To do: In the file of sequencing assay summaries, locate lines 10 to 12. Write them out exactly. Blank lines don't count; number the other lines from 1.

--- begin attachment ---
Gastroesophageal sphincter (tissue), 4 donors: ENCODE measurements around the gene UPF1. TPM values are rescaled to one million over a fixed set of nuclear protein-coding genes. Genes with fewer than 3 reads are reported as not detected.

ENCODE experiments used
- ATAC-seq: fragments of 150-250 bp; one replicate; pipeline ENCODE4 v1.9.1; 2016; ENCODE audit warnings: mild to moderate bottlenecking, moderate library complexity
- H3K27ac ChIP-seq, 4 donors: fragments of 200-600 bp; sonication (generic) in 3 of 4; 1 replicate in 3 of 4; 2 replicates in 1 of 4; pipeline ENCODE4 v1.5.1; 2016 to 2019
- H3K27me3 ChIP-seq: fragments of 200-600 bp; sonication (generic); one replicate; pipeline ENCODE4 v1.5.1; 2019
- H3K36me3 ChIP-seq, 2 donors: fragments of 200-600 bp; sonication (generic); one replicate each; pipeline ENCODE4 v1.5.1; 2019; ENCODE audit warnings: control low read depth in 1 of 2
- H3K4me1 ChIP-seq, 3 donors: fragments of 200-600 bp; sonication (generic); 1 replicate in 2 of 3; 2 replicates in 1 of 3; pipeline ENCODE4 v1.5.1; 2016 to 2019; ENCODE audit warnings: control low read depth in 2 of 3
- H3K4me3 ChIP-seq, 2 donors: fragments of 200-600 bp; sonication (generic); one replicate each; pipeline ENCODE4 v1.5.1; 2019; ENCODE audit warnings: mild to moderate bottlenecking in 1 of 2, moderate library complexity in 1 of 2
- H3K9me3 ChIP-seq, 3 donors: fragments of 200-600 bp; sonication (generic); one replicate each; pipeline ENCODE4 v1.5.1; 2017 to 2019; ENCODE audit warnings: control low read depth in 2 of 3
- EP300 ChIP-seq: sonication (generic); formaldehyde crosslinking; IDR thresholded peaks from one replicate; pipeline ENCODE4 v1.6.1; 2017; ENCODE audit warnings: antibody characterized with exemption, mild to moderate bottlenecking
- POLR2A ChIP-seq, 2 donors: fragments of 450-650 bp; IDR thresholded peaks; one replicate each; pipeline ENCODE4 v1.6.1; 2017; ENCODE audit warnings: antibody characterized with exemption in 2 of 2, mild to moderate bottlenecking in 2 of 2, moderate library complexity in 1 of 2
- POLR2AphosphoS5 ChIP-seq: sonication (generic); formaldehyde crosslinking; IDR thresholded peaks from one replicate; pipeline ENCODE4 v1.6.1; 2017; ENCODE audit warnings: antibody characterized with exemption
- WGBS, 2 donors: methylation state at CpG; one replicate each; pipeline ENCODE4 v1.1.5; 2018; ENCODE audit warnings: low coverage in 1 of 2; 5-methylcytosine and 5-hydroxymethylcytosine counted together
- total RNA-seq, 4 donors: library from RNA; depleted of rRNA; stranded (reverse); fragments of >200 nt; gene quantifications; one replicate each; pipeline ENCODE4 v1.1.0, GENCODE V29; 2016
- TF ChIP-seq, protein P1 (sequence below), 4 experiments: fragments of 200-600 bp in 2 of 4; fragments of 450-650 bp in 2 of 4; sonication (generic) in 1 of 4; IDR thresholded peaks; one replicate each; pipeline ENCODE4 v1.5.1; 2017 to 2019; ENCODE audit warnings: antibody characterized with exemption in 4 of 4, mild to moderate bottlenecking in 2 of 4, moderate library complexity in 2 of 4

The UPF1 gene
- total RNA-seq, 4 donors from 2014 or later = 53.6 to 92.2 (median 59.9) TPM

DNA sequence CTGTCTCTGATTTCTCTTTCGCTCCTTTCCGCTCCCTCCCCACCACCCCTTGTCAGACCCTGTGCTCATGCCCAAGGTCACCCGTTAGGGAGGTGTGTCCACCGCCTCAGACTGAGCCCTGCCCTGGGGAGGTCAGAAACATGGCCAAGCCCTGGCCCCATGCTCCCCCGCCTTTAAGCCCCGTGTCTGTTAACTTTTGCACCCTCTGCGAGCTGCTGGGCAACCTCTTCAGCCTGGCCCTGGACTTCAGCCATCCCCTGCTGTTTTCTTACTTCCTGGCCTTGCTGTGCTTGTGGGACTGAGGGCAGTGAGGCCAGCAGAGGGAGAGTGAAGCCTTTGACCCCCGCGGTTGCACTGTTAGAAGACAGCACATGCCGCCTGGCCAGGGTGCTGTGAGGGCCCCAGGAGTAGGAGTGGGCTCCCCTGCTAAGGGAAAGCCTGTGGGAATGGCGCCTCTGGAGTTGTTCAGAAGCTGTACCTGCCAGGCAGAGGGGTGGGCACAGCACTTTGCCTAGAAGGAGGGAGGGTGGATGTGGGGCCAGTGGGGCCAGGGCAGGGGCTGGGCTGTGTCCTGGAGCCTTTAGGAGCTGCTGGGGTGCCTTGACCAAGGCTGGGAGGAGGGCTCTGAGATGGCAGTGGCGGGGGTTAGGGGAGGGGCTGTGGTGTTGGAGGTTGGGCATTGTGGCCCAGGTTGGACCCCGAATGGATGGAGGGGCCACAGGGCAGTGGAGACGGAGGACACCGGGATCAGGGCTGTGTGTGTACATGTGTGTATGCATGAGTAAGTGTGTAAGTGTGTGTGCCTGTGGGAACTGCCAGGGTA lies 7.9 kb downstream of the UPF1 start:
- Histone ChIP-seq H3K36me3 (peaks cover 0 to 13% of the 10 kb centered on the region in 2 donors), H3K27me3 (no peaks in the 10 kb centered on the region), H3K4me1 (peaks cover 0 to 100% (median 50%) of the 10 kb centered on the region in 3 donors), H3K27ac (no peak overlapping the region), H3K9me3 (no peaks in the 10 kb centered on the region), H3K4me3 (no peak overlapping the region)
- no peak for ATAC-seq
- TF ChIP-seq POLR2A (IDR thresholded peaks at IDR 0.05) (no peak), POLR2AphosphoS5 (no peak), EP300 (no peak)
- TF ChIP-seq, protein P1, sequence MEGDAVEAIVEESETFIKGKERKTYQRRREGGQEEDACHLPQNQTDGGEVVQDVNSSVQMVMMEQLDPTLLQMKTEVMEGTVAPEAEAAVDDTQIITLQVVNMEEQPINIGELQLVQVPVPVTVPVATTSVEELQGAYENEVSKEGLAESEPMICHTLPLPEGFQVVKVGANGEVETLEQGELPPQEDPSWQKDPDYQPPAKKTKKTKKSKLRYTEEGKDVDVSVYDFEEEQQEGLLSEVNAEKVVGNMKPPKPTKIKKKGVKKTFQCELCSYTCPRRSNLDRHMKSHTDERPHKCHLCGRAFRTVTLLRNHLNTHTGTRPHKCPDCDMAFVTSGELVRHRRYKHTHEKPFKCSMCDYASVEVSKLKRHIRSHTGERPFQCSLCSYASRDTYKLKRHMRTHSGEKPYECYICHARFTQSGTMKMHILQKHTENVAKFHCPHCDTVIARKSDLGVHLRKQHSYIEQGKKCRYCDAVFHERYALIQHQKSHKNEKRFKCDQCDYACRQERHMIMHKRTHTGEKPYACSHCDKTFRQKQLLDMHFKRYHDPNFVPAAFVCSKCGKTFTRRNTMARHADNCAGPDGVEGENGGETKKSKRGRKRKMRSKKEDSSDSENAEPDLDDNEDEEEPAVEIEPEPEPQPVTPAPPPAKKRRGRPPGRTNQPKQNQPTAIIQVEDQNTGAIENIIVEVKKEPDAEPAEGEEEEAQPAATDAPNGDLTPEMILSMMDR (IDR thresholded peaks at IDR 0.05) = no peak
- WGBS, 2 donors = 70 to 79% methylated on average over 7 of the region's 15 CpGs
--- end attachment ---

- EP300 ChIP-seq: sonication (generic); formaldehyde crosslinking; IDR thresholded peaks from one replicate; pipeline ENCODE4 v1.6.1; 2017; ENCODE audit warnings: antibody characterized with exemption, mild to moderate bottlenecking
- POLR2A ChIP-seq, 2 donors: fragments of 450-650 bp; IDR thresholded peaks; one replicate each; pipeline ENCODE4 v1.6.1; 2017; ENCODE audit warnings: antibody characterized with exemption in 2 of 2, mild to moderate bottlenecking in 2 of 2, moderate library complexity in 1 of 2
- POLR2AphosphoS5 ChIP-seq: sonication (generic); formaldehyde crosslinking; IDR thresholded peaks from one replicate; pipeline ENCODE4 v1.6.1; 2017; ENCODE audit warnings: antibody characterized with exemption